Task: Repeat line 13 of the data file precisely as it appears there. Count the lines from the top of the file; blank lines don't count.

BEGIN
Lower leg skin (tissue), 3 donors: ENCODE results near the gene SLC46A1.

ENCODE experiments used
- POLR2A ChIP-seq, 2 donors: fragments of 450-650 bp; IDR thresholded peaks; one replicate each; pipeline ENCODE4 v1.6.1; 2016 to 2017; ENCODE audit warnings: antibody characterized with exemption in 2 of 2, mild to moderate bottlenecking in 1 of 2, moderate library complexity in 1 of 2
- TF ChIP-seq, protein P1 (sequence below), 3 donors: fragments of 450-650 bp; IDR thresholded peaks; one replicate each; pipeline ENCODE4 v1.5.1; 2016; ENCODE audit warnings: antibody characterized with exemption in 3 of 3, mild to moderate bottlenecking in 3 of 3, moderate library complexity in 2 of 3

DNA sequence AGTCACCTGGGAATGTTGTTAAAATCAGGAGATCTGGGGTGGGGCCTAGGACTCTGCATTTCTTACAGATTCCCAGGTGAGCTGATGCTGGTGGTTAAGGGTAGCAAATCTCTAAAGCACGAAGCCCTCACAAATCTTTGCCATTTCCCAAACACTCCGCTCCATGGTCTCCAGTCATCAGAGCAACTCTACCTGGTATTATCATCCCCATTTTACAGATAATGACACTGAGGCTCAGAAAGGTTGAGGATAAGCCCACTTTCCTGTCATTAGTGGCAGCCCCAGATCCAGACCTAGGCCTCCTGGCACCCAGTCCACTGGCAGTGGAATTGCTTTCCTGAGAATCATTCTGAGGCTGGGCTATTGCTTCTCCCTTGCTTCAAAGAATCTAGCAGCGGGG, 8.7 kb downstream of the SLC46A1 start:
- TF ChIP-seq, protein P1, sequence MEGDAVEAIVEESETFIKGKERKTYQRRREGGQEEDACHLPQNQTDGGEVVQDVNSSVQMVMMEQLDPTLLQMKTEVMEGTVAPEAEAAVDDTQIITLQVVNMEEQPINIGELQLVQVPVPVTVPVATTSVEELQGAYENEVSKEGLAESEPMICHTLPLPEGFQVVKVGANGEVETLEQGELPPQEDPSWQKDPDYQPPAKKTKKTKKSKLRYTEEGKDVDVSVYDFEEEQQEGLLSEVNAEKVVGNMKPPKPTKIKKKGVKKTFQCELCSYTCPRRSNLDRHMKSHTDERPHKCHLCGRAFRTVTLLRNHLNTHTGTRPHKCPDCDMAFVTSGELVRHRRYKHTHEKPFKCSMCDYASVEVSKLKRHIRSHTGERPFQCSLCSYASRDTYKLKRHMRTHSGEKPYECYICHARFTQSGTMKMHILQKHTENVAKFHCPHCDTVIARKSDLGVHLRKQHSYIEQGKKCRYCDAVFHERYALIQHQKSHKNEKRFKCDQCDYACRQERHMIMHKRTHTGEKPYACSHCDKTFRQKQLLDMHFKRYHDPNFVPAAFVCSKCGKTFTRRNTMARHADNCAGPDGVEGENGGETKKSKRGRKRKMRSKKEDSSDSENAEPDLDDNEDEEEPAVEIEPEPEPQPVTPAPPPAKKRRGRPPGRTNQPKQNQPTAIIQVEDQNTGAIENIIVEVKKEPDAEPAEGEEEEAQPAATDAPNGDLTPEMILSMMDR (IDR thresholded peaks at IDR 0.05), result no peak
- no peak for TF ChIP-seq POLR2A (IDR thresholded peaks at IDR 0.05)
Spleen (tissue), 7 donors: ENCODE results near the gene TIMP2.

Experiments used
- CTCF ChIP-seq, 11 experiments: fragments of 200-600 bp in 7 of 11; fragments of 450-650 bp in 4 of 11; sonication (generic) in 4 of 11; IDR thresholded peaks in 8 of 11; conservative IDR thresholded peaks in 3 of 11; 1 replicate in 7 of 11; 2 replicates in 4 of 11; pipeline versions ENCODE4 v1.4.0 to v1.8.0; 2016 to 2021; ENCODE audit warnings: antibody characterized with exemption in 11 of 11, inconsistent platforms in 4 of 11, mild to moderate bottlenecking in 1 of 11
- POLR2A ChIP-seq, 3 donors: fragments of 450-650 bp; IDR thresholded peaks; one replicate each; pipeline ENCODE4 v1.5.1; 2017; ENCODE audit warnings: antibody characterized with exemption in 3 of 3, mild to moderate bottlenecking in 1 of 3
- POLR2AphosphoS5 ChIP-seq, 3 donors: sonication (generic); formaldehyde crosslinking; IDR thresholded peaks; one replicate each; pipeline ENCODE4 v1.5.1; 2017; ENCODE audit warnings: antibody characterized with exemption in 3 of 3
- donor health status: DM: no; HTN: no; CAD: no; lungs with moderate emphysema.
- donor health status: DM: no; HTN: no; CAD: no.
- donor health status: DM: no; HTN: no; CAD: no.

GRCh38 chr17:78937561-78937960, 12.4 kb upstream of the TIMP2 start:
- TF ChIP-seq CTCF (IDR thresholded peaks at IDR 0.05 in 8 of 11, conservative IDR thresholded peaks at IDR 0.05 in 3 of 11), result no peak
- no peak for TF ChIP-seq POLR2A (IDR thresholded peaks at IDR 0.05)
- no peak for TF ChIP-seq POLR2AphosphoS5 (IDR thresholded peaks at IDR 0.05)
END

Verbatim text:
- donor health status: DM: no; HTN: no; CAD: no; lungs with moderate emphysema.